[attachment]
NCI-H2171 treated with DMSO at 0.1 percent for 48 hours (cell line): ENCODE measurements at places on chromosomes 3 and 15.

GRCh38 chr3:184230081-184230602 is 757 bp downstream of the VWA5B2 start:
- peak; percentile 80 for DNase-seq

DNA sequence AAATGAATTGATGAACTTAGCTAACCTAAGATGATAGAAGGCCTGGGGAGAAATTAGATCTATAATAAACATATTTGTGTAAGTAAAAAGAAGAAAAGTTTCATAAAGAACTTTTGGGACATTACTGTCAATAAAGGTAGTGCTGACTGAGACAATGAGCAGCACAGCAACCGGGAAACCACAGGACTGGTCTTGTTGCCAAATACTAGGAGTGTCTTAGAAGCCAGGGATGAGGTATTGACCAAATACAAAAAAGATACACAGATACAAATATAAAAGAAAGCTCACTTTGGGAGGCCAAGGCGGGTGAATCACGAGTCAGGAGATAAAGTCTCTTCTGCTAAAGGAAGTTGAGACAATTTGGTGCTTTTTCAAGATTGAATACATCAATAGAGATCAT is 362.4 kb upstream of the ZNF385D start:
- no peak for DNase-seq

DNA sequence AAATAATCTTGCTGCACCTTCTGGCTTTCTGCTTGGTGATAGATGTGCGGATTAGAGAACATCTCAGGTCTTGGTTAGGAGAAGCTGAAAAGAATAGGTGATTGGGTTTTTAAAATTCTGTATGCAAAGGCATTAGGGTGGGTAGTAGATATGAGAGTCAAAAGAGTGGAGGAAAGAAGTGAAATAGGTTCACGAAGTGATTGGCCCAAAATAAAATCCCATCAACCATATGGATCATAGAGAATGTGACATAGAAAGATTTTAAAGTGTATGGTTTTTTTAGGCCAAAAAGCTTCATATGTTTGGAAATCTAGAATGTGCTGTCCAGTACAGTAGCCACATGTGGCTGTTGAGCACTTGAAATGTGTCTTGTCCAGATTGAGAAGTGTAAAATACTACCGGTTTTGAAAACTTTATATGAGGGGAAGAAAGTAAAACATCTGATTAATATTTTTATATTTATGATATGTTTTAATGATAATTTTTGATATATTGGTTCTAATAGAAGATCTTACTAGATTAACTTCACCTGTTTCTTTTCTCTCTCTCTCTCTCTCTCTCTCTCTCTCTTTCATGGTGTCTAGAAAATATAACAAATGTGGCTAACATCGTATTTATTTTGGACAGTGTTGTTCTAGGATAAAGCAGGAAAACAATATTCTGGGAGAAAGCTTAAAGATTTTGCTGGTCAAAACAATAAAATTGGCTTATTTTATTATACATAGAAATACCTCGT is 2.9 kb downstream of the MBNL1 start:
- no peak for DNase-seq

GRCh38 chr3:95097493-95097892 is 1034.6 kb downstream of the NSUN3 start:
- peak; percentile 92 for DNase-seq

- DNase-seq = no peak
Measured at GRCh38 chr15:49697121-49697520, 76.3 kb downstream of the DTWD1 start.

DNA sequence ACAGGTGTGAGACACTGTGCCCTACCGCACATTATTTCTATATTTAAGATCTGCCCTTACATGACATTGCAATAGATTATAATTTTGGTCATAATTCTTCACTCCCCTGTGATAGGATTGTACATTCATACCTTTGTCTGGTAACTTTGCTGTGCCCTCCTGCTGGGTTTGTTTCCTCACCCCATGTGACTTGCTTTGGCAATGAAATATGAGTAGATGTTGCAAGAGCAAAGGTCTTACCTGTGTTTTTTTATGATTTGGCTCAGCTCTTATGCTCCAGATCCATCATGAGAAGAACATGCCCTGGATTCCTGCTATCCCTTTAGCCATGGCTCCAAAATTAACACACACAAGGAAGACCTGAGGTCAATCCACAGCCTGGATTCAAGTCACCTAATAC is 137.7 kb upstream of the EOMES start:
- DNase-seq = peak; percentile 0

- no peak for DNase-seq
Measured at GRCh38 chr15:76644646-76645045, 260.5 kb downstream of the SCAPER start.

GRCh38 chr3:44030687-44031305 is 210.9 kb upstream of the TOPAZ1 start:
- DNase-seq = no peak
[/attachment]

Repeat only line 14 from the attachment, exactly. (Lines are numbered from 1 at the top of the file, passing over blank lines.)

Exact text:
- no peak for DNase-seq